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Climate Change

Japan's JGC and Cosmo to begin jet biofuel production in 2025

Companies to use waste food oil collected from restaurants and factories

Using the jet biofuel will reduce total carbon dioxide emissions by an estimated 80-90% compared to traditional jet fuel. (Source photos are screenshots from Cosmo Energy and JGC websites) 

TOKYO -- Japanese engineering company JGC Holdings and petroleum wholesaler Cosmo Oil are commercializing jet biofuel in Japan for the first time, targeting aviation companies that are under pressure to reduce carbon dioxide emissions to meet green credentials, Nikkei has learned.

Biofuels, also called sustainable aviation fuel, are made from waste plastics or biomass such as algae and wood chips.

JGC and Cosmo are planning to use waste cooking oil collected by Kyoto-based Revo International from restaurants and food factories. The companies are planning to start production in 2025 in Osaka.

Total carbon dioxide emissions from raw materials procurement through burning in jet engines is estimated to be as much as 80-90% lower compared to traditional jet fuel. Major airlines Japan Airlines and All Nippon Airways have both already started using SAF, and are set to expand usage in order to achieve carbon neutrality by 2050.

SAF does not reduce emissions to zero, but is widely adopted in Europe and other regions. Commercialization of technologies such as electric airplanes, which emit no carbon dioxide, is expected to take some time.

JGC and others are investing billions of yen to build a factory at Cosmo's oil plant in Osaka's Sakai city to produce up to 30,000 kiloliters of jet biofuel per year. The companies are to get subsidies from the government-backed New Energy and Industrial Technology Development Organization.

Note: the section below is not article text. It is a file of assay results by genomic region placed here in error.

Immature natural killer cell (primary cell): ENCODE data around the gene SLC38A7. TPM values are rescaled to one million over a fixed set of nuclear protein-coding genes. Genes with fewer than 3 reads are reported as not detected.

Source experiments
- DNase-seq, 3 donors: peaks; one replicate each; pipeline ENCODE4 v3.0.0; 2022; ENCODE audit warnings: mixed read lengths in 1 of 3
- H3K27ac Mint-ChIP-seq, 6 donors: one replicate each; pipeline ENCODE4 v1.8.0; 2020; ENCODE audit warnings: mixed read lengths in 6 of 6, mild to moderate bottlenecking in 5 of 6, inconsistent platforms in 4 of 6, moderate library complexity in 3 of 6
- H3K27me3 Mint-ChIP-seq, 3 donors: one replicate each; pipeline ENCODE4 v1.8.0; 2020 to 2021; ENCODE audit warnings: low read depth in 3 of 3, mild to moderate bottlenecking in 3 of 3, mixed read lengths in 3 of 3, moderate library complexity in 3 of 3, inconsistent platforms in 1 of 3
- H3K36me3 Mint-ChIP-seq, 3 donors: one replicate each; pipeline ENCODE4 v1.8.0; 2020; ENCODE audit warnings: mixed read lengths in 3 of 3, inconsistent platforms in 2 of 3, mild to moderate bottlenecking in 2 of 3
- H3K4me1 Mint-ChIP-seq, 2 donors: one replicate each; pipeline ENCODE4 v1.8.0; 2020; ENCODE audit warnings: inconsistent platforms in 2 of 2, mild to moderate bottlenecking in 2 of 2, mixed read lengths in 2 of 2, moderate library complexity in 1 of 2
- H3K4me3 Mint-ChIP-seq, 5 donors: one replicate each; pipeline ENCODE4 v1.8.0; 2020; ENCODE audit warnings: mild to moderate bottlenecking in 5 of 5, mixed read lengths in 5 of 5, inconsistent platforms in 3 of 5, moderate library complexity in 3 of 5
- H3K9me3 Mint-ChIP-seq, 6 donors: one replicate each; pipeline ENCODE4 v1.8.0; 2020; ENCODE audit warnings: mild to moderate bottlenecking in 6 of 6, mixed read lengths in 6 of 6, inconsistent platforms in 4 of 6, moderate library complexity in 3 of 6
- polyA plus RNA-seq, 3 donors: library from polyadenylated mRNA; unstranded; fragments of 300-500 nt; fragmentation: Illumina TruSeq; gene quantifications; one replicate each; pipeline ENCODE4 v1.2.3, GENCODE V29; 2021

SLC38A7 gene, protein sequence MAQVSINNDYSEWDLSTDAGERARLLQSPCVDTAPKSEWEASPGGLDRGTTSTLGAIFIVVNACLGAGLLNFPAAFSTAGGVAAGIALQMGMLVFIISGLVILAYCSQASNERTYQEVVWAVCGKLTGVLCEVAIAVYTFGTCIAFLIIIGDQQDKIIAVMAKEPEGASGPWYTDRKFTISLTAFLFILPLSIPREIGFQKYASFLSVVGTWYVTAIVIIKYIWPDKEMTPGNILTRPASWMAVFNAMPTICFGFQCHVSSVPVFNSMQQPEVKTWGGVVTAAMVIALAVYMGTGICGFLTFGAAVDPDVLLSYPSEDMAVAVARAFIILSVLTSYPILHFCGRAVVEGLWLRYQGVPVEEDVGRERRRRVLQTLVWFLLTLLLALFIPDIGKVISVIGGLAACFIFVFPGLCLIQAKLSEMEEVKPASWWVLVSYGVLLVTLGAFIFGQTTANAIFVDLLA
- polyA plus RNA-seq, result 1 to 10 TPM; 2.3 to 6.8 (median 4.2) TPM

The companies will eventually increase the number of factories, to aim for up to 30% of domestic market share. The Japanese government estimates the total domestic market to become as high as 5.6 million kiloliters in 2030.

One of the major hurdles for jet biofuels is their high cost. SAFs are currently at least double the cost of traditional fuels. Japan aims to lower the cost to less than 200 yen ($1.83) per liter, which would match that of traditional jet fuel. Low cost SAF in stable supply would affect the competitiveness of the country's aviation industry.

The International Civil Aviation Organization in 2021 implemented a measure to stop airlines from increasing emissions from 2019 levels. The effort is currently voluntary, but will be compulsory from 2027. Lack of SAF supply in Japan could prevent airlines from landing at Japan's airports.

SAF production is still limited globally, despite the efforts of companies such as Finland's Neste, which already produces the product commercially. According to the International Air Transport Association, total global SAF production is 100 million liters, which is only 0.1% of the aviation industry's total fuel consumption.

JGC and others will mix the jet biofuel with traditional jet fuel at their Sakai plant and ship it to Narita, Haneda and Kansai international airports. Mixing 30,000 kiloliters of jet biofuel by 30-40% would enable about 350 trips to and from Tokyo and London.

In Japan, another company Euglena is aiming to produce about 250,000 kiloliters of jet biofuel and diesel biofuel by 2025. JAL, Marubeni and ENEOS are also looking to start commercial production from about 2028.

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